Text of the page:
By Celine Danhier
Documentary – 94min
BLANK CITY tells the long-overdue tale of a disparate crew of renegade filmmakers who emerged from an economically bankrupt and dangerous moment in New York history. In the late 1970’s and mid 80’s, when the city was still a wasteland of cheap rent and cheap drugs, these directors crafted daring works that would go on to profoundly influence the development of independent film as we know it today.
Directed by French newcomer Céline Danhier, BLANK CITY weaves together an oral history of the “No Wave Cinema” and “Cinema of Transgression” movements through compelling interviews with the luminaries who began it all. Featured players include acclaimed directors Jim Jarmusch and John Waters, actor-writer-director Steve Buscemi, Blondie’s Debbie Harry, Hip Hop legend Fab 5 Freddy, Thurston Moore of Sonic Youth, photographer Richard Kern as well as Amos Poe, James Nares, Eric Mitchell, Susan Seidelman, Beth B, Scott B, Charlie Ahearn and Nick Zedd. Fittingly, the soundtrack includes: Patti Smith, Television, Richard Hell & The Voidoids, The Contortions, The Bush Tetras, Sonic Youth and many more.
©2010 Pure Fragment Films
From the Rapha Blog, by Joe Hall
Known as Rik II, the Emperor of Herentals and the King of the Classics, Henri “Rik” Van Looy’s royal status came about because he was the first man to win all five major classics. This Belgian phenomenon of the post-war period is sometimes overlooked by his younger compatriots Merckx and De Vlaeminck. Yet this powerful rider from the Flandrian town of Herentals competed against riders such as Jacques Anquetil and Louison Bobet.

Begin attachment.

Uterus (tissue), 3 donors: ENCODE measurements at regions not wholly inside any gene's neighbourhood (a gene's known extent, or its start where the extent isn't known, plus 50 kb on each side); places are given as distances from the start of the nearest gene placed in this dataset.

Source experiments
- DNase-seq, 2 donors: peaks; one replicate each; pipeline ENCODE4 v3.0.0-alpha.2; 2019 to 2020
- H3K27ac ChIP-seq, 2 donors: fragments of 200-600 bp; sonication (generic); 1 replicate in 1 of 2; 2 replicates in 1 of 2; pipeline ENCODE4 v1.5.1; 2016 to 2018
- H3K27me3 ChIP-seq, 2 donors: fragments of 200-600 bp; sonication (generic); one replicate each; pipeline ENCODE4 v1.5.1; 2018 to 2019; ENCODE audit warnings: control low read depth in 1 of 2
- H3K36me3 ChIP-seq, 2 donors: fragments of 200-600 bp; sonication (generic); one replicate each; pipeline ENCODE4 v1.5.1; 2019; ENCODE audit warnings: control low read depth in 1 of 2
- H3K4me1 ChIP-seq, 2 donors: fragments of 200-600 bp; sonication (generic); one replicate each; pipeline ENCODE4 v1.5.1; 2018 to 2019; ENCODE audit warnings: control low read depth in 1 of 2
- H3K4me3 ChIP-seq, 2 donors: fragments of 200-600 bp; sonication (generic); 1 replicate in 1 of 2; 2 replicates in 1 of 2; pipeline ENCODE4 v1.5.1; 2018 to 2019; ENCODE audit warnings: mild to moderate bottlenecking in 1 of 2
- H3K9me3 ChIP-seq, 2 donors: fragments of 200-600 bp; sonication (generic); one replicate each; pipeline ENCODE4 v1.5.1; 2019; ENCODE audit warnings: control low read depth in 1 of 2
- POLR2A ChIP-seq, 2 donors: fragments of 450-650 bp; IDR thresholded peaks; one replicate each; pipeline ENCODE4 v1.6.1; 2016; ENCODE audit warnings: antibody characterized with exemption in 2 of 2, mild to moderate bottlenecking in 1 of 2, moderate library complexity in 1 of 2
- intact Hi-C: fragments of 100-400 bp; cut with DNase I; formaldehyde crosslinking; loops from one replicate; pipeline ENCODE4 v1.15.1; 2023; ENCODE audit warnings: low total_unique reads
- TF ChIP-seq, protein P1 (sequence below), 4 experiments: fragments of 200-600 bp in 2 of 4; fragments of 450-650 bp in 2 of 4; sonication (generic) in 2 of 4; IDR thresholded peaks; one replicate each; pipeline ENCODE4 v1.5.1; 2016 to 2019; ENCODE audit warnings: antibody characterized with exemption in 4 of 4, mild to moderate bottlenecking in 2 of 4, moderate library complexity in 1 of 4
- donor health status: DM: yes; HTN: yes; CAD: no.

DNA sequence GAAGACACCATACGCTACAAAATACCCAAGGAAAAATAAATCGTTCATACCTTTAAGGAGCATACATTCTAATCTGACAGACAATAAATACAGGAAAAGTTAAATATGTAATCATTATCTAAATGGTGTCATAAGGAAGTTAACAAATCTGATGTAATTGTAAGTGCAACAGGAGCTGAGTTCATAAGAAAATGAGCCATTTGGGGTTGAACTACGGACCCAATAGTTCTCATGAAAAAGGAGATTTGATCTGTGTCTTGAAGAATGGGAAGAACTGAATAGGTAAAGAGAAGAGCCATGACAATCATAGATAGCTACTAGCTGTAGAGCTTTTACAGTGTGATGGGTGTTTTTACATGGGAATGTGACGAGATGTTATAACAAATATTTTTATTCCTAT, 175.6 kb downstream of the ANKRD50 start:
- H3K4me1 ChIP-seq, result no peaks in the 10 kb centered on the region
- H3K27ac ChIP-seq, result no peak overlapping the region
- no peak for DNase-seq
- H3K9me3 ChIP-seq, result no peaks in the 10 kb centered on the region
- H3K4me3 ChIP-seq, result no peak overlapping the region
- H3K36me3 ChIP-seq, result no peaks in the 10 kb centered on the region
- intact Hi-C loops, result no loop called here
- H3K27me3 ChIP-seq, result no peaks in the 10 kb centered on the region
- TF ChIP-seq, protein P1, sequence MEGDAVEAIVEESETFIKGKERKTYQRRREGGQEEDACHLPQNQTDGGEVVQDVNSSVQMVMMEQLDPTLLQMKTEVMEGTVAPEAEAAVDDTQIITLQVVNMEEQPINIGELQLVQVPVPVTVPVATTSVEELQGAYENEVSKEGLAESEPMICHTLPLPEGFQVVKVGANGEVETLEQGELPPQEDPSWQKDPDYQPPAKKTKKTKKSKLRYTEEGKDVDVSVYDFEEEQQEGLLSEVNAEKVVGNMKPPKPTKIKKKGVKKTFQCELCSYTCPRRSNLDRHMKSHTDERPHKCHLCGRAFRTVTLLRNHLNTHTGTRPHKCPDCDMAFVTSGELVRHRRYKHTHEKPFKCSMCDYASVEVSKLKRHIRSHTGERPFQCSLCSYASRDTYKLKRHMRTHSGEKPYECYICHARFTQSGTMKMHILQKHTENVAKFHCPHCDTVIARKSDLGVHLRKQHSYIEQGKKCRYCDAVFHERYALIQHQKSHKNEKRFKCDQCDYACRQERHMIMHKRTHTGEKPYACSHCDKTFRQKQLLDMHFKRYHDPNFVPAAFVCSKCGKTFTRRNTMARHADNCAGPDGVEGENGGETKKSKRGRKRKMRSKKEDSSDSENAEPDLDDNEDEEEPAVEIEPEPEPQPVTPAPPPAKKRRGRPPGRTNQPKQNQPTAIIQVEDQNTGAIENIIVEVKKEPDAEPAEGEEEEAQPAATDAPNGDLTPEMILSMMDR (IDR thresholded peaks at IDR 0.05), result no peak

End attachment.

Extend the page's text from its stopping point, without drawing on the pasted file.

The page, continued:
He took the Hell of the North spoils no less than three times in his career, a feat only bettered by one other man – De Vlaeminck, his rightful heir as the King of the Classics. A powerful rouleur but also a very good climber, in 1961, riding for Faema, he won Paris-Roubaix and Liege-Bastogne-Liege which saw him become the first rider to take all five Monuments, having also won Milan San-Remo, Giro di Lombardia and the Tour of Flanders. In 1962 Van Looy won Paris–Roubaix for a second time and in the same season also won the Tour of Flanders, another Gent–Wevelgem, and two stages of the Tour of Italy.
In 1965, Van Looy scored 42 race victories including his third Paris–Roubaix title. Although Van Looy’s dominance was challenged by new Belgian star Eddy Merckx as the 1960s progressed, he still managed to take second in the 1967 edition. Van Looy also rode to nine six day victories with Dutchman Peter Post.
One of the latest Rapha Club Jerseys honours Rik Van Looy, the King of the Classics.
From NY Times
Fashion is more than business in France: it’s a mythology, a secular religion, a source of national pride, especially during Fashion Week, when the country recalls its history as the birthplace of haute couture.
In recent days, though, in response to the anti-Semitic diatribe by Christian Dior’s creative director, John Galliano, the French have been recalling a far more ominous chapter in their history.
According to witnesses, a drunken Mr. Galliano exploded at a woman seated near him in a Paris bar. “Dirty Jewish face, you should be dead,” he is said to have told her. “Your boots are of the lowest quality, your thighs are of the lowest quality. You are so ugly I don’t want to see you. I am John Galliano!”